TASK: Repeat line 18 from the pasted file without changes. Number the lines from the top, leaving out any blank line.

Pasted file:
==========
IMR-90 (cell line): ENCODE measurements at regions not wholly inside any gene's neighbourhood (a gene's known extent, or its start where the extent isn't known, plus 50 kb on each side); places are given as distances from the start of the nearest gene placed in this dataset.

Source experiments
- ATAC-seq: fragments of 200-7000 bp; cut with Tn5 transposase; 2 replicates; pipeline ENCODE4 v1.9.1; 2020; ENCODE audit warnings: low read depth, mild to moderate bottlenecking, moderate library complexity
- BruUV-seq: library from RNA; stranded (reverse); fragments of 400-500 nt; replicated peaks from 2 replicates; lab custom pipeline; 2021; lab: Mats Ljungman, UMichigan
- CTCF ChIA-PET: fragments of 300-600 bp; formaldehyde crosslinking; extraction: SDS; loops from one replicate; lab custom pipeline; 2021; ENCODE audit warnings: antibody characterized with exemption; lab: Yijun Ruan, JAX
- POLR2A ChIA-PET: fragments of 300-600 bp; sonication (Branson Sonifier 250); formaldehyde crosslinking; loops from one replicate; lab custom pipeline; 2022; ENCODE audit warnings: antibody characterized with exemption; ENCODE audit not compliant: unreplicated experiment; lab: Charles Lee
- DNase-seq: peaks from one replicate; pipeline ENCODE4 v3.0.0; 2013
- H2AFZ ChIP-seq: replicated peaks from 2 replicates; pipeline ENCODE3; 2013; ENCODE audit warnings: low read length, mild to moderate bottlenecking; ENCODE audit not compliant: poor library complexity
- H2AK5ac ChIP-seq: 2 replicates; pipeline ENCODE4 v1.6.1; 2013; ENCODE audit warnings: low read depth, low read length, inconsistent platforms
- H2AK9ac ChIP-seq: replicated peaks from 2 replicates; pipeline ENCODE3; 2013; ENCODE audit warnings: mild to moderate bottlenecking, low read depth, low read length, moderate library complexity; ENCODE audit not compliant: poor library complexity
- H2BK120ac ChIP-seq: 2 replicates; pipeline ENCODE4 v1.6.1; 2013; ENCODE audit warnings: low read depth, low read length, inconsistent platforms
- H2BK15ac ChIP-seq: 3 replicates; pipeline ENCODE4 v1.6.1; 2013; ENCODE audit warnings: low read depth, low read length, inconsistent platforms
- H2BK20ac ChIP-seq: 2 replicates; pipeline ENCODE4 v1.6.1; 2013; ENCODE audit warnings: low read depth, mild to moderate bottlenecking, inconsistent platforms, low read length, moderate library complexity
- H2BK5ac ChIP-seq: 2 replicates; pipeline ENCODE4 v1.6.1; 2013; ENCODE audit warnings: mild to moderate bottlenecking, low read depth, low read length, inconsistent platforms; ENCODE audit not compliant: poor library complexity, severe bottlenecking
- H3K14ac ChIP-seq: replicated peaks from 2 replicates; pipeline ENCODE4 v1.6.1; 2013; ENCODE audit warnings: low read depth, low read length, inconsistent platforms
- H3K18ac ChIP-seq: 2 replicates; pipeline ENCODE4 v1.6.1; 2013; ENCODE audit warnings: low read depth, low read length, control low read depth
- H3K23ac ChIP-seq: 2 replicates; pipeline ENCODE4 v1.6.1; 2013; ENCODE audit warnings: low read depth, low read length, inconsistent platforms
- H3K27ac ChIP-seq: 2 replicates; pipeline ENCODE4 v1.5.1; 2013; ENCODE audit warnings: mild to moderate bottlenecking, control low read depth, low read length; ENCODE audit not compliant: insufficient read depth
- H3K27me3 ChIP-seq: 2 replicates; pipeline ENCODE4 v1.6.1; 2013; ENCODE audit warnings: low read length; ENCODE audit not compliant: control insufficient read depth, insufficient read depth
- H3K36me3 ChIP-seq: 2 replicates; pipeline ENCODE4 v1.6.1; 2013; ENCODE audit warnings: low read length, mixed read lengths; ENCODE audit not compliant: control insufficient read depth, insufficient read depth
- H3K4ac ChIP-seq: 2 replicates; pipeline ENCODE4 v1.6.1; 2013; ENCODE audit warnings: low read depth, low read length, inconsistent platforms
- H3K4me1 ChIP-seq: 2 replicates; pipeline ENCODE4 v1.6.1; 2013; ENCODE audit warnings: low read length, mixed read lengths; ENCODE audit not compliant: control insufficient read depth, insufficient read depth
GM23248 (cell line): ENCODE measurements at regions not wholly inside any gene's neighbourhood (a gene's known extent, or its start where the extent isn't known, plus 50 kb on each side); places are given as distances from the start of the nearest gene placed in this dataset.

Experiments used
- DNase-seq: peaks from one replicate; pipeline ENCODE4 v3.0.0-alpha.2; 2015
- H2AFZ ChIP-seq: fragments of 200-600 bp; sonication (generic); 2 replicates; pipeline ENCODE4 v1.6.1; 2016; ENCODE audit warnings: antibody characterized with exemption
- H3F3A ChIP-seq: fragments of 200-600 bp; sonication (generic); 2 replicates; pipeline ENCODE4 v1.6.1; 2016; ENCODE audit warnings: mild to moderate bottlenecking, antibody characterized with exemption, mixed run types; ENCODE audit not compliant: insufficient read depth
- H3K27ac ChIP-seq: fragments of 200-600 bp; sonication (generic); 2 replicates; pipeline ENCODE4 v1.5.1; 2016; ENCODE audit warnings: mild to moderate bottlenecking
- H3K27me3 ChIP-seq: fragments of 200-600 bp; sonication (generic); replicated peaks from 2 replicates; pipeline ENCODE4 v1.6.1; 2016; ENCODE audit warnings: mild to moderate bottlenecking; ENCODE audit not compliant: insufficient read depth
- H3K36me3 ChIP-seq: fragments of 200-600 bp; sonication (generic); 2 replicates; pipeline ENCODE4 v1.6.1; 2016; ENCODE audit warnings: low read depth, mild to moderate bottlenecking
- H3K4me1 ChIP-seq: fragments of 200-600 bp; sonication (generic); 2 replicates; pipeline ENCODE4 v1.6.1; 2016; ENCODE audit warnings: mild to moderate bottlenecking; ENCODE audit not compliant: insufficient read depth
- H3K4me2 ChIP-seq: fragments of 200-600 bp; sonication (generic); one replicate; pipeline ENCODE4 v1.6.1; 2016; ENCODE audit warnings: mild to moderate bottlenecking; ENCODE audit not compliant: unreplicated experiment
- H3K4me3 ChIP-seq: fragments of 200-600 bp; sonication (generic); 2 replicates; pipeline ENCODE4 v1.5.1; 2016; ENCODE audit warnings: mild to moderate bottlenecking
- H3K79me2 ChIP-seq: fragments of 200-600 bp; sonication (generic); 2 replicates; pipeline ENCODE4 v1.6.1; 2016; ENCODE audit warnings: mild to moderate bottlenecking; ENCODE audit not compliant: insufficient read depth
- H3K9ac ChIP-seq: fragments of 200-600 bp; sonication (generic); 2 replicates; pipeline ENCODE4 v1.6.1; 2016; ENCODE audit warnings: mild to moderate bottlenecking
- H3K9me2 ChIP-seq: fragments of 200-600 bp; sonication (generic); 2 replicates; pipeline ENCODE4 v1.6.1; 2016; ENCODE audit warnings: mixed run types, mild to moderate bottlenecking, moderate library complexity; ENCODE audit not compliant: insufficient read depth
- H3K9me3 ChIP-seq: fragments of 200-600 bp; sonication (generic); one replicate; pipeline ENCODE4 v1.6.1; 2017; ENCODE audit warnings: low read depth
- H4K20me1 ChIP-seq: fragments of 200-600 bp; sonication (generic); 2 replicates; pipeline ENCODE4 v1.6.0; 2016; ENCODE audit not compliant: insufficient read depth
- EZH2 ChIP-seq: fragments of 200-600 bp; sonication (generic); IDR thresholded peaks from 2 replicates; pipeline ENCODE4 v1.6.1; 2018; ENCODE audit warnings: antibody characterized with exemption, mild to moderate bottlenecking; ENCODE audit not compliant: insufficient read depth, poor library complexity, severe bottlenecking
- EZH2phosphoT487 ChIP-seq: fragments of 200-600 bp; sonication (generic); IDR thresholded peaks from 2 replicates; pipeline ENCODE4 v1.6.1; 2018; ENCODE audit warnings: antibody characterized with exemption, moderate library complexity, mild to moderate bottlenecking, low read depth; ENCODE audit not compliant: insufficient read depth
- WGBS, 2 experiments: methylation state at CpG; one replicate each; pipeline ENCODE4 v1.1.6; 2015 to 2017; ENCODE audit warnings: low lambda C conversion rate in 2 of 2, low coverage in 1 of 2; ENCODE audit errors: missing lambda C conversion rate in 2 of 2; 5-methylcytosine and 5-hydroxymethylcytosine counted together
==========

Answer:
- H3K27ac ChIP-seq: 2 replicates; pipeline ENCODE4 v1.5.1; 2013; ENCODE audit warnings: mild to moderate bottlenecking, control low read depth, low read length; ENCODE audit not compliant: insufficient read depth